National Heroes

Did Dedan Kimathi Die in Vain?


IN February 18 1957, Field mar­shal Dedan Kimathi was ex­ecuted by the British co­lo­nial gov­ernment.

Today, very little is known of the hero and the values he fought for among recent gen­erations.

However, it is common knowl­edge that he was a dreadlocked figure with a middle finger missing on his left hand. His­to­rian Maina wa Kinyatti writes of the man some have said was a villain who ‘conned’ his way into the books of history:

‘The dreadlocks were proof of his rough living in the forest, the missing fin­ger a mark of his days as a farm la­bourer, where it was chopped off in an acci­dent. His medi­tative mood hinted at his inner turmoil, having reached the end of the road.”

Born in Tetu, Nyeri district around 1920, Kimathi grew up there and went to school at Karuna-ini. Kimathi Waciuri took up a Chris­tian name Dedan, at the institution which also taught Christian studies.

In 1941, he joined the army but was later dismissed due to what was said to be insubordination.

It was later dis­cov­ered that he had disobeyed a British commander who had made racist re­marks about him. He had a brief job at Tumu Tumu Scotland School where his out­spo­ken nature followed him and he was fired. The same happened to him when he went to teach at his old pri­mary school.

Kimathi started his political career as sec­re­tary general of KAU (Kenya Af­ri­can Unity) for Ol Kalao and Nyahururu. In 1952, he and General Mathenge (Stanely Mathenge wa Mirugi whose is said to have been killed but was re­cently claimed by a section of the media as living in Ethiopia un­der the name of Lema Ayanu) were ordered by the mili­tant Mau Mau to eliminate a collaborator and colonial chief Nderi wa Wang’ombe.

After the death of chief Wangombe in October 7, the colonial gov­ernment de­clared him a wanted man and offered KSh10,000 re­ward for any­one giving in­for­mation on his wherea­bouts.

In December of 1952, the Mau Mau war coun­cil ordered Kimathi to join a base lead by General Mathenge. Soon there emerged a rift between the two generals, with each trying to assert his au­thority. Mathenge then disappeared and was declared captured and killed in 1955.

By 1956, the Mau Mau rebellion was so rife that the colonial government was be­ginning to sense their imminent defeat. There the capture of Kimathi became top priority for the British. On October 20 1956, he was betrayed by a two-timer in his army and taken to Kamiti Maxi­mum Prison alongside other freedom fighters.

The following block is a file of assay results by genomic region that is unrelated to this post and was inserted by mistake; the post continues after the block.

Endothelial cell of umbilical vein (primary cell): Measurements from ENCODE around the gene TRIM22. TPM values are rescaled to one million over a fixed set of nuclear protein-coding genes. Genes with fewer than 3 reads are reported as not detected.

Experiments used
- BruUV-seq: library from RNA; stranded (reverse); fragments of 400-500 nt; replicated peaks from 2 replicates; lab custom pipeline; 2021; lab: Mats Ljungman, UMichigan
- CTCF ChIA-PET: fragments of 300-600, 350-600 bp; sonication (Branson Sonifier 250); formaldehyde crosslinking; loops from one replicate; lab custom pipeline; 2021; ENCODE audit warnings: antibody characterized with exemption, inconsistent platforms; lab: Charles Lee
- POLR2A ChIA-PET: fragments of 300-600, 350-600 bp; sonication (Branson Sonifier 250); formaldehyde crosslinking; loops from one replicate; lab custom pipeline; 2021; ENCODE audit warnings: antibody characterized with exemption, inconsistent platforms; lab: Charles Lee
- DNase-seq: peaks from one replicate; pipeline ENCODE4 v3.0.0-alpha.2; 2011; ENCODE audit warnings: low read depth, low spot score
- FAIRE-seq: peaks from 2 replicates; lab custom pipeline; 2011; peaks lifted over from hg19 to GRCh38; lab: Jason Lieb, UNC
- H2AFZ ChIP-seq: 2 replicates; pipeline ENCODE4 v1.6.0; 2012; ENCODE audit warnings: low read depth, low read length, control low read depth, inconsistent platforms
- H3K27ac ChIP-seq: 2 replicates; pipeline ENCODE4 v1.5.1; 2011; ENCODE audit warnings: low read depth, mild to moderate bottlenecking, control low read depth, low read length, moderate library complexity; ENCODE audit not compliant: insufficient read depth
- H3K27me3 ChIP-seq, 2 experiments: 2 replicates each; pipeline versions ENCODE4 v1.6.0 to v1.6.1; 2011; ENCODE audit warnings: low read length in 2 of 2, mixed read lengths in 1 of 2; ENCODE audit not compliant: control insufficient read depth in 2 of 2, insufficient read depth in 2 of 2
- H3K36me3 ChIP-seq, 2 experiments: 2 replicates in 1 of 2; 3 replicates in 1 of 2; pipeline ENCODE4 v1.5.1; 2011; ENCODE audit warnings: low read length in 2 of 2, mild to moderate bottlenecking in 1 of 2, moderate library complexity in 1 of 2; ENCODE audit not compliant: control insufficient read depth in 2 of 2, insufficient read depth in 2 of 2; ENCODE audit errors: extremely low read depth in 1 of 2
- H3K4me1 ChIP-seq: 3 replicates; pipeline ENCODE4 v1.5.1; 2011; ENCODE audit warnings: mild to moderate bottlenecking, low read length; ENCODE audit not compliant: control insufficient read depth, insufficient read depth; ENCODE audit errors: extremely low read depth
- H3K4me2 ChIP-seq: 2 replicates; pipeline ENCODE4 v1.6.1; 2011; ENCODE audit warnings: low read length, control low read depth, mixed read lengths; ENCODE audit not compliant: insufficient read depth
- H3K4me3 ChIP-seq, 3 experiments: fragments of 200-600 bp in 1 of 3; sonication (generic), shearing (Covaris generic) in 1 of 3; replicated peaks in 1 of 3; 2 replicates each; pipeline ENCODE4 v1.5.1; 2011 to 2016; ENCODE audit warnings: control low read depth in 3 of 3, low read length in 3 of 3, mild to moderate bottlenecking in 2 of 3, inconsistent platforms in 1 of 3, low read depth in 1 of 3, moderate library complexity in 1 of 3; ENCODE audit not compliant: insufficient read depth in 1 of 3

In a bid to buy him off, the British gov­ernment prom­ised to set him free if he joined their side, but this was not his style. He said that the only way he could negotiate was if they (the British) took their armies and de­parted from Kenyan soil. This of course was not to be.

As the country marks the 49th year since the execution of one of the country’s most celebrated heroes, historians are asking whether he and many others fought and died in vain.

The Mau Mau rebellion started off as pressure group that was to force white settlers to return land they had taken from natives. The scenario in Kenya today has not changed.

Big chunks of unused land remain in the hands of a few holy cows and fat cats while a large group of the common mwananchi re­main squatters in their own country. Land grabbing by a few in­di­viduals has not stopped and the government is not ready to release the Ndungu Report, which many believe will be the answer to the land woes of Kenya.

Most departed free­dom fighters turn in their graves every time our leaders go begging abroad or succumb to one condition or another before they get aid.

Kimathi, who is re­ported to have said, “It is better to die on our feet than to live on our knees,” must be one very disturbed free­dom fighter.

But what keeps us on our knees forever? Poverty. Why then are we poor? Poor gov­ernance and shaky policies. Leaders who do not think of the common mwanachi any other time apart from when they go on their five-yearly vote begging campaign.

With these kind of leaders, who needs enemies? Kenya’s economy will never stand on its own two feet. We will re­main at the mercy of other nations, ever depending on them for a morsel.

It is a shame that a country crisscrossed by numerous rivers and streams flowing across vast acres of fertile soil should go begging for food, even in times of drought like this.

Patriotism was a value deeply rooted in Kimathi and most other freedom fighters. Because this value is totally lacking in to­day’s leaders, we have scan­dals like Anglo-leasing and Goldenberg. Our leaders do not think of the welfare of the generations to come and what will happen to us if the re­sources of the country, which they so bla­tantly loot, are over.

This is not the only place patriotism is lacking. Individuals like the former Gov­ernance and Ethics PS John Githongo, I can only describe as turn­coats who wish to please powers and alliances that are pitted against the government. This should not be con­strued to mean that his blowing the whistle on corrupt individuals is wrong, but there are questions that need answers: If he is as good a man as he wants us to believe, why wash Kenya’s dirty linen in front of the whole world, while in a foreign land?

After gaining independence so many years ago, the truth be said, Kenya is not free. We remain tightly bound by the shackles of corruption, pov­erty, dependence on alms and hunger. True free­dom will only come with the realisation of a gov­ernment of the peo­ple for the people and the healing of the bleeding souls of the nation.

Long live the souls of all freedom fighters.


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